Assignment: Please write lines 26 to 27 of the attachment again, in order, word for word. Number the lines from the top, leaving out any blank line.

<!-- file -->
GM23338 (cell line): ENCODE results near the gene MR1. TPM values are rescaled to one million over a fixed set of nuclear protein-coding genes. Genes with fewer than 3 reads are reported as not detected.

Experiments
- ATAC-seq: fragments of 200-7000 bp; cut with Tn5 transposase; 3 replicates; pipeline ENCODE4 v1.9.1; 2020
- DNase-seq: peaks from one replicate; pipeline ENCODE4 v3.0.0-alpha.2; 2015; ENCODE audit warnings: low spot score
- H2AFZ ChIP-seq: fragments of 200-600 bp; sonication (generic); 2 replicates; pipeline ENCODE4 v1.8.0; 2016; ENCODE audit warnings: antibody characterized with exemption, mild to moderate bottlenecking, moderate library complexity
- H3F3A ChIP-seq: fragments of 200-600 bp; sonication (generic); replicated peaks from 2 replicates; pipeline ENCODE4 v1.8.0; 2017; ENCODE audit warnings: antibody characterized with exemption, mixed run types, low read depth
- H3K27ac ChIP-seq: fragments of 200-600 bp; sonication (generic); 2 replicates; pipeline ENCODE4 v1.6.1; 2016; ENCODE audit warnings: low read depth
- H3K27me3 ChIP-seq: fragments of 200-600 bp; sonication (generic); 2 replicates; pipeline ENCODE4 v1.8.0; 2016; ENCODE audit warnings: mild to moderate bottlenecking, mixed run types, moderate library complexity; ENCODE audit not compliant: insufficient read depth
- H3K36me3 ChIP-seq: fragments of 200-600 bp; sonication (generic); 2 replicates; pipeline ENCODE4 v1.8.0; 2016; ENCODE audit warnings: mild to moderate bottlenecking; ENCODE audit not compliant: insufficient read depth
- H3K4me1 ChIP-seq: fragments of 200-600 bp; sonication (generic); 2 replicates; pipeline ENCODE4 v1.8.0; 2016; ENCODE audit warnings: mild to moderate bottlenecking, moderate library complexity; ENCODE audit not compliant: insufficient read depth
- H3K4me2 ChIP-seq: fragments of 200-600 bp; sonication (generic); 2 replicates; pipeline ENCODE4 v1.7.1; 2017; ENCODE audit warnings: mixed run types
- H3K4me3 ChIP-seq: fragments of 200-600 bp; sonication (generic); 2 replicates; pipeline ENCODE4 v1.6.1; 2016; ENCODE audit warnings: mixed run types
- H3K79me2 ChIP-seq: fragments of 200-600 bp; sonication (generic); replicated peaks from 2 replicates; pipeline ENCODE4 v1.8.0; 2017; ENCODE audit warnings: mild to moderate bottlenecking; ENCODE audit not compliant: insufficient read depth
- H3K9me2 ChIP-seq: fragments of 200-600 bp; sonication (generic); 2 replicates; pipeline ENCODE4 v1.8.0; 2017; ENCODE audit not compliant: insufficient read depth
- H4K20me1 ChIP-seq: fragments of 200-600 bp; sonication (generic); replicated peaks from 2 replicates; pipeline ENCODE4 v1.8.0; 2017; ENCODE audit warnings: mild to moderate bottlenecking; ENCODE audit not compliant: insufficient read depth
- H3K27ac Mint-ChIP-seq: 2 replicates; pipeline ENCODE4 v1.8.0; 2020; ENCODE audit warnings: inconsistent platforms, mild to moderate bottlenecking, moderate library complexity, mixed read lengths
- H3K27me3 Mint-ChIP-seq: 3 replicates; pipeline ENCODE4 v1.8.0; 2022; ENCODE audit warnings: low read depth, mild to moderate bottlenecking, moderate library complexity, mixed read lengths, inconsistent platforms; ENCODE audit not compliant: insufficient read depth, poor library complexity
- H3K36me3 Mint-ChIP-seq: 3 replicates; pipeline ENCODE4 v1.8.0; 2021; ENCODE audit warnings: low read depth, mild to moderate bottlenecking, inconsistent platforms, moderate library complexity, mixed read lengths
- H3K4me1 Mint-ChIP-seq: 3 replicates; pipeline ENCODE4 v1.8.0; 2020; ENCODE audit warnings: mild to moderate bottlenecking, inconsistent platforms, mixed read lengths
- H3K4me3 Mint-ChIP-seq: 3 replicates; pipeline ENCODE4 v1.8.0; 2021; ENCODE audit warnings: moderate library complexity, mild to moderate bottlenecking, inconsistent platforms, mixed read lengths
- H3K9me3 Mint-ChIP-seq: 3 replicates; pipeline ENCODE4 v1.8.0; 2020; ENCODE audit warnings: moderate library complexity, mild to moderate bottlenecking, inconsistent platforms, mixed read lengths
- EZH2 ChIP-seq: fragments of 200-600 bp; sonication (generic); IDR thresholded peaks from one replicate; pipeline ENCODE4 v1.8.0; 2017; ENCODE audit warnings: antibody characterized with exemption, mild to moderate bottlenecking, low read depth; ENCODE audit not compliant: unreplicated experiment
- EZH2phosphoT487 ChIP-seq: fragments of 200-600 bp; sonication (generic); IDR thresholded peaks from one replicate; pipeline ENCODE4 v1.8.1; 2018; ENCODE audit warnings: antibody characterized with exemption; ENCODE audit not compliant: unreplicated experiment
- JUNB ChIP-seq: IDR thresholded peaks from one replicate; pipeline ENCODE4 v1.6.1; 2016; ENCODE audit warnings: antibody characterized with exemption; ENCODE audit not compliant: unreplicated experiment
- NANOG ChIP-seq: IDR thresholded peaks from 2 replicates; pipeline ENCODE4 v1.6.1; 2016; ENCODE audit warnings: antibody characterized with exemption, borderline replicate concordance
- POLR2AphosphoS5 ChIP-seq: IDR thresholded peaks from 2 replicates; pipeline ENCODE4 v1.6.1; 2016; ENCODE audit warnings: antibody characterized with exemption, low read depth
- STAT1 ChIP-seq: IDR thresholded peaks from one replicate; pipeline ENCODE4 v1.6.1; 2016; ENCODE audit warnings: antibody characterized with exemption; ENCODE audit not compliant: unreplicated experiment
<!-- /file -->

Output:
- POLR2AphosphoS5 ChIP-seq: IDR thresholded peaks from 2 replicates; pipeline ENCODE4 v1.6.1; 2016; ENCODE audit warnings: antibody characterized with exemption, low read depth
- STAT1 ChIP-seq: IDR thresholded peaks from one replicate; pipeline ENCODE4 v1.6.1; 2016; ENCODE audit warnings: antibody characterized with exemption; ENCODE audit not compliant: unreplicated experiment